Brit security guard biz exposes 1.2M files via unprotected database

Thousands of ID cards plus CCTV snaps of suspects found online

Exclusive A UK-based physical security business let its guard down, exposing nearly 1.3 million documents via a public-facing database, according to an infosec researcher.

A researcher says they stumbled upon a trove of data belonging to Amberstone Security, which included thousands of pictures of its guards as well as pictures of individuals suspected of offenses including shoplifting.

In total, 1,274,086 documents were exposed to the internet via a misconfigured database for an unknown length of time, we're told. It's unclear if the data had ever been accessed by anyone with malicious intent.

Amberstone Security offers surveillance, access control, and merchandise-protection products and services, as well as guards on 24-hour duty to customers.

Among the exposed data, which dates back to 2017, was a folder containing 99,151 snapshots of guards checking in for their shifts, either by using a picture of themselves, their ID cards, or both. The pictures taken of the ID cards displayed basic information such as their name, headshot, and the card's expiry date. In rare cases, it showed their signature too.

The ID cards were also issued by the Security Industry Authority (SIA), the UK's regulator for the private security industry. The cards do not have any biometric technology built into them and are basic, plastic ID cards that hypothetically could be fairly easily duped and abused.

Speaking to The Register, researcher Jeremiah Fowler, claimed the SIA told him there are plans to introduce biometry to the cards in the near future. However, there is no specific date for this.

"The exposure of SIA identification documents could pose a serious potential threat to public safety, personal privacy, and the integrity of security operations if misused by unauthorized individuals," said Fowler.

"One hypothetical example of a risk scenario would be if criminals used the exposed information such as the guard's names, photographs, and license numbers to impersonate security personnel or gain unauthorized access to a secure facility for criminal purposes. This could potentially lead to a physical security breach, theft, vandalism, or – as a worst-case scenario – acts of terrorism."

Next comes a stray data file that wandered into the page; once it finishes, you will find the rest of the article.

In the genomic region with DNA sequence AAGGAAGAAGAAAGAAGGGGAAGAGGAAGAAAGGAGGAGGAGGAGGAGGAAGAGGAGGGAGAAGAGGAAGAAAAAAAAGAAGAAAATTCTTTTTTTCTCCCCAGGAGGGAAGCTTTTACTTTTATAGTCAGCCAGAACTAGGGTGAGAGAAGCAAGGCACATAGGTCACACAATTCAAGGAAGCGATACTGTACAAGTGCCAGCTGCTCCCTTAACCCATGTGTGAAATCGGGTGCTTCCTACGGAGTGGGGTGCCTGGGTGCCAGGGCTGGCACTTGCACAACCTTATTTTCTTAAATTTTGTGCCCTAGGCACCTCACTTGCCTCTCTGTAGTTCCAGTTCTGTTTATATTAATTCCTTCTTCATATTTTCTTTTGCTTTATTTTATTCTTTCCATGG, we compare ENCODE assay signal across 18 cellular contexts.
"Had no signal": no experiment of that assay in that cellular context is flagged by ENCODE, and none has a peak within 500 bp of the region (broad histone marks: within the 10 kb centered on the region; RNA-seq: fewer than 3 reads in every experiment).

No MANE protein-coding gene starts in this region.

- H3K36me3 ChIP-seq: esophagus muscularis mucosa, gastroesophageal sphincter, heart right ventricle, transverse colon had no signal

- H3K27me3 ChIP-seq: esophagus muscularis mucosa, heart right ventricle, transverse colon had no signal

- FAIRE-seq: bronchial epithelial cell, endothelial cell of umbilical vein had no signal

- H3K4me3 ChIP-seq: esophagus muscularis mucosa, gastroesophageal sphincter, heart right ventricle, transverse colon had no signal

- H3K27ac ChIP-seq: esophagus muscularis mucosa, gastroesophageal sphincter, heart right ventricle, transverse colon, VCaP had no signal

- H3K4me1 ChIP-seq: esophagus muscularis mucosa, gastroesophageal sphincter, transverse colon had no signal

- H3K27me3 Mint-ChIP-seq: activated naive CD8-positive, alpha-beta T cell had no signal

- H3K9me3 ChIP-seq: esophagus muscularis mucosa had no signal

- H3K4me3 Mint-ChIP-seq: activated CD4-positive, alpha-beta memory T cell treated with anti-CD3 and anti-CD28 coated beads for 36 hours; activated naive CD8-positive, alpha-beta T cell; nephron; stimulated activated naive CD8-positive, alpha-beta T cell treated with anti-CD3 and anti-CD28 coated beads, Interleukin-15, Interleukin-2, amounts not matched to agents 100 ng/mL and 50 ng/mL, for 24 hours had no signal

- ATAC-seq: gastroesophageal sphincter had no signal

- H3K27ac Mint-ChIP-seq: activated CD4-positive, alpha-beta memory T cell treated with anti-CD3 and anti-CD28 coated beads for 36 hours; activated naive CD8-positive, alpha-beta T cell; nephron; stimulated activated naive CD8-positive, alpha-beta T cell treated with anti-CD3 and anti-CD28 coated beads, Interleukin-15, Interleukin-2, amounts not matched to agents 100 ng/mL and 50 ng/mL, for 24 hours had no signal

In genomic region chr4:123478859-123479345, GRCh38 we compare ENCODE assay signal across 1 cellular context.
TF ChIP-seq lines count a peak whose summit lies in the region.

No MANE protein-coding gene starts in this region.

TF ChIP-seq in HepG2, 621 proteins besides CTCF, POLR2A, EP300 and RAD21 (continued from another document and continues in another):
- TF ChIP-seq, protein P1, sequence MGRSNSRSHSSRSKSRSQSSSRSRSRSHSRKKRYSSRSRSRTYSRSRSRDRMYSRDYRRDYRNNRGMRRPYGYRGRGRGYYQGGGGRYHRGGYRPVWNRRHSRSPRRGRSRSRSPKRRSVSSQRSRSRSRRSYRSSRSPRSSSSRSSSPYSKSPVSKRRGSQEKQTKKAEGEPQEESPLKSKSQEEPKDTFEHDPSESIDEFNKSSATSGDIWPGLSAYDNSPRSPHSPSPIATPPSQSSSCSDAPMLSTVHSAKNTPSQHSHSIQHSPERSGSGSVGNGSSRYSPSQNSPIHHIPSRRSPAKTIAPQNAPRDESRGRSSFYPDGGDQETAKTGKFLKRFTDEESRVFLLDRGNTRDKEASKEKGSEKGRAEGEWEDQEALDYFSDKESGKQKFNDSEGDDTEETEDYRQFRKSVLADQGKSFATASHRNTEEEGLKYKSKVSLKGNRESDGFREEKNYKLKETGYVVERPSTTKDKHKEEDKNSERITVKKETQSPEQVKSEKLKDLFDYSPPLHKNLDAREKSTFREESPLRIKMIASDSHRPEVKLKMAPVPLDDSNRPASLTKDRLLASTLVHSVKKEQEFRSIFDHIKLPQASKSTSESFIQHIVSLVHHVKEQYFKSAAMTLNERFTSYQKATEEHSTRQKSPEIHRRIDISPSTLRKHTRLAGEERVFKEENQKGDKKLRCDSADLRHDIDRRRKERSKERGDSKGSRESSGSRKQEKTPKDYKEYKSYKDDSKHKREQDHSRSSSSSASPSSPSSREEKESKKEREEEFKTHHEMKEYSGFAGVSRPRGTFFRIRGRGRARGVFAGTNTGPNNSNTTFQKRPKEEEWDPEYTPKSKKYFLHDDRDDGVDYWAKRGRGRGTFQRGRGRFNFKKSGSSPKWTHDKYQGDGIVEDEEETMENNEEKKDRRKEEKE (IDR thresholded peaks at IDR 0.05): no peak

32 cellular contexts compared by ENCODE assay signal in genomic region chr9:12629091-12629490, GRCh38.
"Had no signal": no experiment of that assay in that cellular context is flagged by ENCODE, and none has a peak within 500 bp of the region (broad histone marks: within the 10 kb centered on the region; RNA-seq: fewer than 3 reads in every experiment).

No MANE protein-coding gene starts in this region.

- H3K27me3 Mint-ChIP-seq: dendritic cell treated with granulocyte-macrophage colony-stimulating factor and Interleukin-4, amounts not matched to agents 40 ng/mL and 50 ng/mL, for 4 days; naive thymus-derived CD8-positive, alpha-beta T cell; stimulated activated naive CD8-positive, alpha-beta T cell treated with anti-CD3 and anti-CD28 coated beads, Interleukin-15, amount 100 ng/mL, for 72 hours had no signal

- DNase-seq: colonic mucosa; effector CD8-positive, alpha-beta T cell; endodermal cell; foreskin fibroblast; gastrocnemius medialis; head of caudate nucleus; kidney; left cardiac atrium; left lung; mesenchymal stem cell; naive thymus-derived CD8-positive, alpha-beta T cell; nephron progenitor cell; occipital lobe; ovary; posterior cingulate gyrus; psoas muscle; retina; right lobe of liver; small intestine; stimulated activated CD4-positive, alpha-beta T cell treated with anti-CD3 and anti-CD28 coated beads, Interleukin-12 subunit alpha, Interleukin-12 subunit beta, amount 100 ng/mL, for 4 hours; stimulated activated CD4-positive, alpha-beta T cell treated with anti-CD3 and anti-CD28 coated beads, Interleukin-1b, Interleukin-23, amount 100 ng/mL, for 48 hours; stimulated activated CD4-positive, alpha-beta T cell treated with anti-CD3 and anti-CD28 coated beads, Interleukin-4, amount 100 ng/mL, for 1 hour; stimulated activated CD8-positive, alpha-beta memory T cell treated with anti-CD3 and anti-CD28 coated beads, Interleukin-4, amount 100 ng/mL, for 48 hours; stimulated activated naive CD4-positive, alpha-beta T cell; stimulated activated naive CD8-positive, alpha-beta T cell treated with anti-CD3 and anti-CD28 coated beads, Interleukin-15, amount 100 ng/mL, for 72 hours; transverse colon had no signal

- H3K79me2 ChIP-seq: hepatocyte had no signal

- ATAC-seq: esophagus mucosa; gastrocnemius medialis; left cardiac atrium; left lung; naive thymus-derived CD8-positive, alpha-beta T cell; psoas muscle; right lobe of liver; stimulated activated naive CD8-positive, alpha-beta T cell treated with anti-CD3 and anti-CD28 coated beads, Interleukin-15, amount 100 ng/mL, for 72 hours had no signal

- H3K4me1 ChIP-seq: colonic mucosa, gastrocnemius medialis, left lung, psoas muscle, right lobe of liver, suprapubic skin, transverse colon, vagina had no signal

Exposing a database in any case would present obvious privacy risks, and these are amplified if the exposed data ties an individual to a suspected crime, which was the case in this incident.

Fowler says the documents found in the exposed database showed images of suspected offenders either seemingly caught in the act via CCTV or photographed by security personnel afterward. Many images clearly depicted the suspects and were captioned with information such as their name, date of birth, and nature of their alleged offense.

In some cases, detailed descriptions of how a suspect operates were found, said Fowler. One man and his associates were known to frequent the Lakeside and Stratford shopping centers in the south east of England, for example, and apparently had a particular penchant for high-value men's suits.

The description contained details about how suspected offenders got away with the thefts, mentioning that they later return to the store and target young staff to complete a confusing process to obtain a cash refund on the stolen goods.

Similarly, spreadsheets were also filled with information about offenses, how they were committed, and whether violence was used or not.

Swift response

A day after being alerted to the exposed database, Amberstone Security revoked public access to the database and informed Fowler that the blunder may have been caused by a third party.

"Thank you for bringing this to our attention, this is deeply concerning. I am investigating this with the supplier who developed and hosts the platform," a company rep told the researcher. "Please rest assured that we take data security seriously, and this will be investigated thoroughly."

The Register contacted Amberstone for a response and a spokesperson for parent company Argenbright Security Europe said: "Amberstone were made aware of a server configuration issue and immediately contained any risks. We have acted accordingly and in line with our regulatory obligations."

The identity of the third-party contractor was not specified by Amberstone Security. ®

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